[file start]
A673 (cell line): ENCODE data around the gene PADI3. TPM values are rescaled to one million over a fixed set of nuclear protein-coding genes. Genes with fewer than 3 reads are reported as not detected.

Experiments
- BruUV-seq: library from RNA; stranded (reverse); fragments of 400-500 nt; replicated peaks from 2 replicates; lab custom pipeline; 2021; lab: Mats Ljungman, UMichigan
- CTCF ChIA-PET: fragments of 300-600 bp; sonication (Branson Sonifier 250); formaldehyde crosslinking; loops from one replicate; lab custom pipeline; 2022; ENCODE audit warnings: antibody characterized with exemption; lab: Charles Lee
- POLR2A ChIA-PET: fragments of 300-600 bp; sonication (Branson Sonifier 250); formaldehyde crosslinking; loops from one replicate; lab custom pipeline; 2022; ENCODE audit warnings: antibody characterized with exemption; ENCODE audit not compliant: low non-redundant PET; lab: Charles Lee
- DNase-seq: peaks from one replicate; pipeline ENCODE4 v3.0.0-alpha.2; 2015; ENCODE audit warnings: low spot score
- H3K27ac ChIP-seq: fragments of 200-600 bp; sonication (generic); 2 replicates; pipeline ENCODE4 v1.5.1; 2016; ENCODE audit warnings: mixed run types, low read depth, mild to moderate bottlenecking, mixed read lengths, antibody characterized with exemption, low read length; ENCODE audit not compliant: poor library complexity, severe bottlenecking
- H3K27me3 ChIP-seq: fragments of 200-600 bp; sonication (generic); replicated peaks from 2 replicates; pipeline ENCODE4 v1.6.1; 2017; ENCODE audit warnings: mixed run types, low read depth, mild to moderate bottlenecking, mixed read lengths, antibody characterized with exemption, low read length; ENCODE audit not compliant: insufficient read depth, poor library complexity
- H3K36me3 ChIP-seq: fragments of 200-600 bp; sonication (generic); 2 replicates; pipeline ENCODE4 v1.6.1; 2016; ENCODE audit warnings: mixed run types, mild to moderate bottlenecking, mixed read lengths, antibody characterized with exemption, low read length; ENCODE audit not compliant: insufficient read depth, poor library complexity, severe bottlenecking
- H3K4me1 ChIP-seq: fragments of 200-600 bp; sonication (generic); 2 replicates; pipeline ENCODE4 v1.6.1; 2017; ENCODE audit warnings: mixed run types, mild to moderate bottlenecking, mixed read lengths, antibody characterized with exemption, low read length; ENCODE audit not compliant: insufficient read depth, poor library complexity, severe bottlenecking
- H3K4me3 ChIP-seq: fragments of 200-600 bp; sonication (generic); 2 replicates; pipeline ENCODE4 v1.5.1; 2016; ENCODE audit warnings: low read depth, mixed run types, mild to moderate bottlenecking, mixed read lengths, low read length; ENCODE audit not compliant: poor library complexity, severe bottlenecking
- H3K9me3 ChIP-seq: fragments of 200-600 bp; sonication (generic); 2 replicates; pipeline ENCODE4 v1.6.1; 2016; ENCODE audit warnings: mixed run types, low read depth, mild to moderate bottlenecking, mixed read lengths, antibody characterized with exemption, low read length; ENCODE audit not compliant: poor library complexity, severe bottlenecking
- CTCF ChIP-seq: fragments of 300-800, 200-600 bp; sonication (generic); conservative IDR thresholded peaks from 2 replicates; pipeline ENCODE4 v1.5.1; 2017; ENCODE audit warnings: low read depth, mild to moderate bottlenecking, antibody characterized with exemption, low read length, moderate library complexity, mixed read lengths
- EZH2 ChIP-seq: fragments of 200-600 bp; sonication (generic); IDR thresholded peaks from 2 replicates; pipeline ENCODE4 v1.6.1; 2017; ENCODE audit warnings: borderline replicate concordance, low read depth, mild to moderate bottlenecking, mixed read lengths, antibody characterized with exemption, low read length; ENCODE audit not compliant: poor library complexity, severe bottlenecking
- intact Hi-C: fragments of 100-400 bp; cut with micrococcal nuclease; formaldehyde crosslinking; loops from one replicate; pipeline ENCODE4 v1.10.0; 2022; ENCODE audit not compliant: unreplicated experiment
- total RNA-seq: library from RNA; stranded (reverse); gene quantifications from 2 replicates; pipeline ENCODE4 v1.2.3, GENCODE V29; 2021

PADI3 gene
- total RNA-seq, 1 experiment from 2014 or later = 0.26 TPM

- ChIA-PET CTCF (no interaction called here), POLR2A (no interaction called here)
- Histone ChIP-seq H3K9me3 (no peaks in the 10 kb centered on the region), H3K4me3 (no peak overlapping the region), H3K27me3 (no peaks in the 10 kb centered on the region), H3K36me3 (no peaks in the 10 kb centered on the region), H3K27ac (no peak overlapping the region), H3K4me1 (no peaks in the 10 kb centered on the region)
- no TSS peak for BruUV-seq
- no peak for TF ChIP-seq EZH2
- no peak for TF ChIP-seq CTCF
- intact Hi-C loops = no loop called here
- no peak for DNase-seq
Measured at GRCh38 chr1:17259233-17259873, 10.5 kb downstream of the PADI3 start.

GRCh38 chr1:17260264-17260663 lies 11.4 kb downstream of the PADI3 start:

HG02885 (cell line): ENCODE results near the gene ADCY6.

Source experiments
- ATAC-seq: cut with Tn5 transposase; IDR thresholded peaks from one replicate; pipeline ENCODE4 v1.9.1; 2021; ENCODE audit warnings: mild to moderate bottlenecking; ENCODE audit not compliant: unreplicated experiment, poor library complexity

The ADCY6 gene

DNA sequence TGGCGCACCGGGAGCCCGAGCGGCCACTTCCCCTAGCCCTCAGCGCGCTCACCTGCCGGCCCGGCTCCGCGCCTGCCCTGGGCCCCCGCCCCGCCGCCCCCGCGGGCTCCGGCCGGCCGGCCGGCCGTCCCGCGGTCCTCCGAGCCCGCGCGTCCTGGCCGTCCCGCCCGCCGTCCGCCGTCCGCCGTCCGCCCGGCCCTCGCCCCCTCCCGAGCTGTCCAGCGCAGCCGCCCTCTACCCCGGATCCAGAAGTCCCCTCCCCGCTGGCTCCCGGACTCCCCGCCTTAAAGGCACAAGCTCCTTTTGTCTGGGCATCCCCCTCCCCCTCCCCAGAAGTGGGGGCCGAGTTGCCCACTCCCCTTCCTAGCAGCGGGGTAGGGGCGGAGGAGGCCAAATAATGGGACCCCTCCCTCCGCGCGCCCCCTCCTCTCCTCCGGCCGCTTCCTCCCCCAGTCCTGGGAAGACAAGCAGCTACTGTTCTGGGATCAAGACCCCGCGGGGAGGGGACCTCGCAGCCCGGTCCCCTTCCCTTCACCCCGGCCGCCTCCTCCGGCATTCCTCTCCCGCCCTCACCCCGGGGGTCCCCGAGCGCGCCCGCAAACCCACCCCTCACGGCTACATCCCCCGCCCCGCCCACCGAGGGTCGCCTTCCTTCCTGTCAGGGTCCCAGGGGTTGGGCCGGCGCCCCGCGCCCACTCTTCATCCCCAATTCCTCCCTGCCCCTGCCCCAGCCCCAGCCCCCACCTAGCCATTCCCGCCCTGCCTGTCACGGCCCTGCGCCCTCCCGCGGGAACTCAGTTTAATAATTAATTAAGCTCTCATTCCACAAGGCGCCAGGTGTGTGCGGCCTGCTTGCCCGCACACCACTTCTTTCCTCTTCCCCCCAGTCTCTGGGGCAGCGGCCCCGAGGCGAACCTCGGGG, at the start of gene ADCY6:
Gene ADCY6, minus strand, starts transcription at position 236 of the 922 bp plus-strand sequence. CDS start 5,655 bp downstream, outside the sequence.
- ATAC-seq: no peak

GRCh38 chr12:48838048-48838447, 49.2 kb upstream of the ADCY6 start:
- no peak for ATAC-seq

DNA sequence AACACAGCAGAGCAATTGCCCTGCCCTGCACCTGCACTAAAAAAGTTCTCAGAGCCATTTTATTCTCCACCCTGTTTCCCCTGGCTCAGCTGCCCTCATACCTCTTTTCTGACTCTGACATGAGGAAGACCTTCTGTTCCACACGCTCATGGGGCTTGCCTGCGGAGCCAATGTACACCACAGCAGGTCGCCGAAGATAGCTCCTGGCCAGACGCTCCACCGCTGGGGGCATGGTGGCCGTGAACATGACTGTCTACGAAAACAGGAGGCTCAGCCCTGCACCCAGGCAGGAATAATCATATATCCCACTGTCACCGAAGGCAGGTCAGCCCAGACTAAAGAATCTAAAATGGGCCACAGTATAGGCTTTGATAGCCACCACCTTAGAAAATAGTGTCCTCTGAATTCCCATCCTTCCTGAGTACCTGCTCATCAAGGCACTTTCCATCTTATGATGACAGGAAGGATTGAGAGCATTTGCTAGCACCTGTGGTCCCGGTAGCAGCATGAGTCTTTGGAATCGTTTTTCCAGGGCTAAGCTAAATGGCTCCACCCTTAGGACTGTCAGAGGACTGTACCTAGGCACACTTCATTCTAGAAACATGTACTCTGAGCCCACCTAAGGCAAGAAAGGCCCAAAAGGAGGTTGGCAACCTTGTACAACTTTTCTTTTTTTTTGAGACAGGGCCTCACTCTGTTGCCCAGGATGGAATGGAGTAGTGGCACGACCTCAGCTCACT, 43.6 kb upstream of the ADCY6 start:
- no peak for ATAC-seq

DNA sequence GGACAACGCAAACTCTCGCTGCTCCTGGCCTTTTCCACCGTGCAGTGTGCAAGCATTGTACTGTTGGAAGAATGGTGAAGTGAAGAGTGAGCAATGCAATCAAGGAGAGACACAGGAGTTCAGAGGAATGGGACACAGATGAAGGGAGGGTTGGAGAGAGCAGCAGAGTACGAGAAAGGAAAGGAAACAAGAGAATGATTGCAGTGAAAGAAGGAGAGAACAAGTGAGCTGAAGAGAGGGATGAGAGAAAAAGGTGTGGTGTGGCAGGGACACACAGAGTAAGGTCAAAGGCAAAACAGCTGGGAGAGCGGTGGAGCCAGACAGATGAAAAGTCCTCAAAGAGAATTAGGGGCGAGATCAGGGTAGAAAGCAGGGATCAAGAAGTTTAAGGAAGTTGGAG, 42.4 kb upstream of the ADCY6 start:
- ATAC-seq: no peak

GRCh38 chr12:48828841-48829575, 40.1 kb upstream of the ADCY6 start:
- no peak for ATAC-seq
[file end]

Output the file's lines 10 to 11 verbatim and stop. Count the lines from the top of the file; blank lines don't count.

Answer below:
- H3K4me1 ChIP-seq: fragments of 200-600 bp; sonication (generic); 2 replicates; pipeline ENCODE4 v1.6.1; 2017; ENCODE audit warnings: mixed run types, mild to moderate bottlenecking, mixed read lengths, antibody characterized with exemption, low read length; ENCODE audit not compliant: insufficient read depth, poor library complexity, severe bottlenecking
- H3K4me3 ChIP-seq: fragments of 200-600 bp; sonication (generic); 2 replicates; pipeline ENCODE4 v1.5.1; 2016; ENCODE audit warnings: low read depth, mixed run types, mild to moderate bottlenecking, mixed read lengths, low read length; ENCODE audit not compliant: poor library complexity, severe bottlenecking